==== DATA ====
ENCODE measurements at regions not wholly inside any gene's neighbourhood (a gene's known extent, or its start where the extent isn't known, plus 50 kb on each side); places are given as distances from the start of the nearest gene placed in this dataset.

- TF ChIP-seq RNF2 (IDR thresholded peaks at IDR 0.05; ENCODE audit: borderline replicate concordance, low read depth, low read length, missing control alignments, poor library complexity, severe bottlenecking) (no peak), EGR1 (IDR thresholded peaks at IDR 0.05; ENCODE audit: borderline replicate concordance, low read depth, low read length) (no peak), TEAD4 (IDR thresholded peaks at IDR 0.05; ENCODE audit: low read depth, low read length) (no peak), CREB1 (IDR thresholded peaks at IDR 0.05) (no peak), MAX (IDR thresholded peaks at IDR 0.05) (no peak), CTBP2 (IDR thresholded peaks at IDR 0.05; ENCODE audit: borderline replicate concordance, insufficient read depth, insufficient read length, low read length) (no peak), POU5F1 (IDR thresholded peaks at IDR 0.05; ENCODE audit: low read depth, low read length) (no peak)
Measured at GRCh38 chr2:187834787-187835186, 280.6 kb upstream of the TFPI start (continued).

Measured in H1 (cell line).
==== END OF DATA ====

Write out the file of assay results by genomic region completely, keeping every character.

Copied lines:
ENCODE measurements at regions not wholly inside any gene's neighbourhood (a gene's known extent, or its start where the extent isn't known, plus 50 kb on each side); places are given as distances from the start of the nearest gene placed in this dataset.

- TF ChIP-seq RNF2 (IDR thresholded peaks at IDR 0.05; ENCODE audit: borderline replicate concordance, low read depth, low read length, missing control alignments, poor library complexity, severe bottlenecking) (no peak), EGR1 (IDR thresholded peaks at IDR 0.05; ENCODE audit: borderline replicate concordance, low read depth, low read length) (no peak), TEAD4 (IDR thresholded peaks at IDR 0.05; ENCODE audit: low read depth, low read length) (no peak), CREB1 (IDR thresholded peaks at IDR 0.05) (no peak), MAX (IDR thresholded peaks at IDR 0.05) (no peak), CTBP2 (IDR thresholded peaks at IDR 0.05; ENCODE audit: borderline replicate concordance, insufficient read depth, insufficient read length, low read length) (no peak), POU5F1 (IDR thresholded peaks at IDR 0.05; ENCODE audit: low read depth, low read length) (no peak)
Measured at GRCh38 chr2:187834787-187835186, 280.6 kb upstream of the TFPI start (continued).

Measured in H1 (cell line).